The government must work with the voluntary sector to improve social care and save money in the wake of the financial crisis, according to a report by the Voluntary Organisations Disability Group.
The report, Gain Without Pain, argues that, given a growing population and shrinking funds, a new approach to services is needed.
The VODG, an umbrella group of more than 40 voluntary disability organisations, uses case studies from 10 charities to illustrate ways in which voluntary organisations can offer cost-efficient and flexible health and care services.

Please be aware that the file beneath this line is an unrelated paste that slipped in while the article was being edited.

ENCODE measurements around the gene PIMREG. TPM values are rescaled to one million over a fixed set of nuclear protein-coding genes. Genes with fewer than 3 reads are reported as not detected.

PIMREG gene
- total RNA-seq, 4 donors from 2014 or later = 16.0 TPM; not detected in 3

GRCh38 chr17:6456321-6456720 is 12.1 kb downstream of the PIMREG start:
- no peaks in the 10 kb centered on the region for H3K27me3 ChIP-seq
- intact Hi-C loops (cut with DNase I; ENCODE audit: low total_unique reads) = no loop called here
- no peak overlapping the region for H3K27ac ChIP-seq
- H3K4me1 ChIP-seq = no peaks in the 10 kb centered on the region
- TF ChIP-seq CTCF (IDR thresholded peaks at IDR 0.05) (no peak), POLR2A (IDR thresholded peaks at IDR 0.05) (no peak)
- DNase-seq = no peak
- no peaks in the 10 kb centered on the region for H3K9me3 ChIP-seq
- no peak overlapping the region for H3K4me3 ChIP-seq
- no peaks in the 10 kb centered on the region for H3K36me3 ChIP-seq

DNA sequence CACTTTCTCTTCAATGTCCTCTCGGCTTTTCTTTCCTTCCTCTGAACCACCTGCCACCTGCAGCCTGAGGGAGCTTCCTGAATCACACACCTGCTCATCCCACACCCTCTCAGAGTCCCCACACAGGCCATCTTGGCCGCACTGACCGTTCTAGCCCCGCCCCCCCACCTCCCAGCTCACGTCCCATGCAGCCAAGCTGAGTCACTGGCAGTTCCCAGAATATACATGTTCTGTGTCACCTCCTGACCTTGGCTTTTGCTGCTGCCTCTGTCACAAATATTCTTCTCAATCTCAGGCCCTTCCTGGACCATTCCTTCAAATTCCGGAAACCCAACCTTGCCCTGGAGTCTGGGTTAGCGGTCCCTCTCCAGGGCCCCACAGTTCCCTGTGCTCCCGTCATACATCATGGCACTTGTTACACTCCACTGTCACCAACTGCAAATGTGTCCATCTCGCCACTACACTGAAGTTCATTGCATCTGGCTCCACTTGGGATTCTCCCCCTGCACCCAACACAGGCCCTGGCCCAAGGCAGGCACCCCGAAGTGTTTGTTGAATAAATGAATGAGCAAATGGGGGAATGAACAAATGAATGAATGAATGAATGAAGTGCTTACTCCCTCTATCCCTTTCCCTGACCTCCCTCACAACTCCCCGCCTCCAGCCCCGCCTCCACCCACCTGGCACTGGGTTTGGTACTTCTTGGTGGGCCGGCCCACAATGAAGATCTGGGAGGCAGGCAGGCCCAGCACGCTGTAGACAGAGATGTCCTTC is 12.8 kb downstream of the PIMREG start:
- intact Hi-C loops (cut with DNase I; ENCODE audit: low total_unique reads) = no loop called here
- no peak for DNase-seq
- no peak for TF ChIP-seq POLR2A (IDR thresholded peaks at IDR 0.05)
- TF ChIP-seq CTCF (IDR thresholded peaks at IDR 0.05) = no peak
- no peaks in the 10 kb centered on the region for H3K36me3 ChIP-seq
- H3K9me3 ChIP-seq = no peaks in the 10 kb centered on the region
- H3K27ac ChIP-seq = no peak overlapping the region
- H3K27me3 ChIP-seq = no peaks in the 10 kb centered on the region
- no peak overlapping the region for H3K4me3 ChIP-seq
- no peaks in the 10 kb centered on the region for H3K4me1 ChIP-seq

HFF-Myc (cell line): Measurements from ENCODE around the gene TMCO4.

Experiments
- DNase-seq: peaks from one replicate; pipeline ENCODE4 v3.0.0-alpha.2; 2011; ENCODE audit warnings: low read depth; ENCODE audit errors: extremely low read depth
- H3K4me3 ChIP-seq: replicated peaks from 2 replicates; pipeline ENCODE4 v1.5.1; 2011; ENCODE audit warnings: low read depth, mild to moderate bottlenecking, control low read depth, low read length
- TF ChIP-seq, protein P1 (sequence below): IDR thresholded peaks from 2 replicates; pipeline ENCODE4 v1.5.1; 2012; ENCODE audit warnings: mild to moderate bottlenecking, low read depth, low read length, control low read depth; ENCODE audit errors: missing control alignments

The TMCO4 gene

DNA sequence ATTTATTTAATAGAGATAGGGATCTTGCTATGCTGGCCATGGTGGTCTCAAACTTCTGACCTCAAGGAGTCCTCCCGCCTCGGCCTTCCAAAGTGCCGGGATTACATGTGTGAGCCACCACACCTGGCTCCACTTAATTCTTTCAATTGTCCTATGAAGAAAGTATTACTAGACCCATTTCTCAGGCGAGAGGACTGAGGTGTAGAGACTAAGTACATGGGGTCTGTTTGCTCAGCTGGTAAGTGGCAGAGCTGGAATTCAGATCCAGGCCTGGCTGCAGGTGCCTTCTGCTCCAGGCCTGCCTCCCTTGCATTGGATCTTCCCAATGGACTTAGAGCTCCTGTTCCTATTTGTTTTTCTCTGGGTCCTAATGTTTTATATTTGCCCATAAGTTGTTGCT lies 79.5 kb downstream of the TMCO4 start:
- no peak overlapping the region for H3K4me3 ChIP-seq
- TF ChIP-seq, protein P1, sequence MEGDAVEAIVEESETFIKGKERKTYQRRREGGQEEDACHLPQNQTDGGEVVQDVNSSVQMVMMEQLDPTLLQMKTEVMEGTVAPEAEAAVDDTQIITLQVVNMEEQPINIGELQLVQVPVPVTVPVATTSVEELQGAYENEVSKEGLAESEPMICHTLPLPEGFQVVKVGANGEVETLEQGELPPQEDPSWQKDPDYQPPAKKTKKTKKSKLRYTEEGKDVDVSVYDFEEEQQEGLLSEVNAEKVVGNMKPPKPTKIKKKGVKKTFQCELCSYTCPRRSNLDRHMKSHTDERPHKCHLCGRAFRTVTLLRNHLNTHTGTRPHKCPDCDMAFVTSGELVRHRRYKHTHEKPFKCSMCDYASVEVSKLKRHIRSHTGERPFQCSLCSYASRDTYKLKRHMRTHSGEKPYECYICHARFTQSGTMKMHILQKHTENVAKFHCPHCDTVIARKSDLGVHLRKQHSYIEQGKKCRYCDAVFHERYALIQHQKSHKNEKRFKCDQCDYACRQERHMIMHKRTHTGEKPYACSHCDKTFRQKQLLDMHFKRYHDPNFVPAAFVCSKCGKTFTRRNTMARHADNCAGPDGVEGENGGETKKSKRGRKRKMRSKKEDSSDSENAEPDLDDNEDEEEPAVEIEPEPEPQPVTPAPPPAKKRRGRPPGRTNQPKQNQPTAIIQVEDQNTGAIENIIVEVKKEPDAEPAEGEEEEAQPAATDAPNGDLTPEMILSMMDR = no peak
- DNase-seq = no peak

One of the studies covers the disability charity Papworth Trust, which worked with live-in NHS patients with learning disabilities. The charity helped a number of these patients move from NHS accommodation to their own homes.
Papworth estimates that this saved the NHS up to £385 a week for each person.
Bill Mumford, chairman of the VODG, said: "The cuts in public spending make it all the more necessary to find new ways of working, and we need the public sector to work with us, not against us.
"David Cameron says building the big society is his great passion. My passion is showing how the voluntary sector can be central to this vision and that, in spite of the financial crisis, disability charities can provide imaginative, cost-effective services that do what service users ask of them."